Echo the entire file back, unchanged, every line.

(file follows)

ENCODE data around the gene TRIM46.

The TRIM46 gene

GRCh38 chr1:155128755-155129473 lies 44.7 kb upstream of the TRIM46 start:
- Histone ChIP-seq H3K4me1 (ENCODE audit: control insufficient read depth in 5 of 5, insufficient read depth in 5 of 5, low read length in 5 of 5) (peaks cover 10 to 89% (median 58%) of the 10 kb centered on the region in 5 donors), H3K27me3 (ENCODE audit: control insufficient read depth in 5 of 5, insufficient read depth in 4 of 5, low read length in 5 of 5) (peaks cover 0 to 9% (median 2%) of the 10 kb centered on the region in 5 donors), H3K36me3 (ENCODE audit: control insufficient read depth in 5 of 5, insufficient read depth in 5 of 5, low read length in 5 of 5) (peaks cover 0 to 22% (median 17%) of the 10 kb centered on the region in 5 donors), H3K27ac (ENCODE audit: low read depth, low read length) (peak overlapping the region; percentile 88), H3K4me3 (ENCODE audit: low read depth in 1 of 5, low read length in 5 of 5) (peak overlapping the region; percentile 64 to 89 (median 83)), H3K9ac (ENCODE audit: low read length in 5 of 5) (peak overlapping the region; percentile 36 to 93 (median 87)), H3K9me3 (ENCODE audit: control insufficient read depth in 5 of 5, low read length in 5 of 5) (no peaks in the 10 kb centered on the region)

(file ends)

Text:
ENCODE data around the gene TRIM46.

The TRIM46 gene

GRCh38 chr1:155128755-155129473 lies 44.7 kb upstream of the TRIM46 start:
- Histone ChIP-seq H3K4me1 (ENCODE audit: control insufficient read depth in 5 of 5, insufficient read depth in 5 of 5, low read length in 5 of 5) (peaks cover 10 to 89% (median 58%) of the 10 kb centered on the region in 5 donors), H3K27me3 (ENCODE audit: control insufficient read depth in 5 of 5, insufficient read depth in 4 of 5, low read length in 5 of 5) (peaks cover 0 to 9% (median 2%) of the 10 kb centered on the region in 5 donors), H3K36me3 (ENCODE audit: control insufficient read depth in 5 of 5, insufficient read depth in 5 of 5, low read length in 5 of 5) (peaks cover 0 to 22% (median 17%) of the 10 kb centered on the region in 5 donors), H3K27ac (ENCODE audit: low read depth, low read length) (peak overlapping the region; percentile 88), H3K4me3 (ENCODE audit: low read depth in 1 of 5, low read length in 5 of 5) (peak overlapping the region; percentile 64 to 89 (median 83)), H3K9ac (ENCODE audit: low read length in 5 of 5) (peak overlapping the region; percentile 36 to 93 (median 87)), H3K9me3 (ENCODE audit: control insufficient read depth in 5 of 5, low read length in 5 of 5) (no peaks in the 10 kb centered on the region)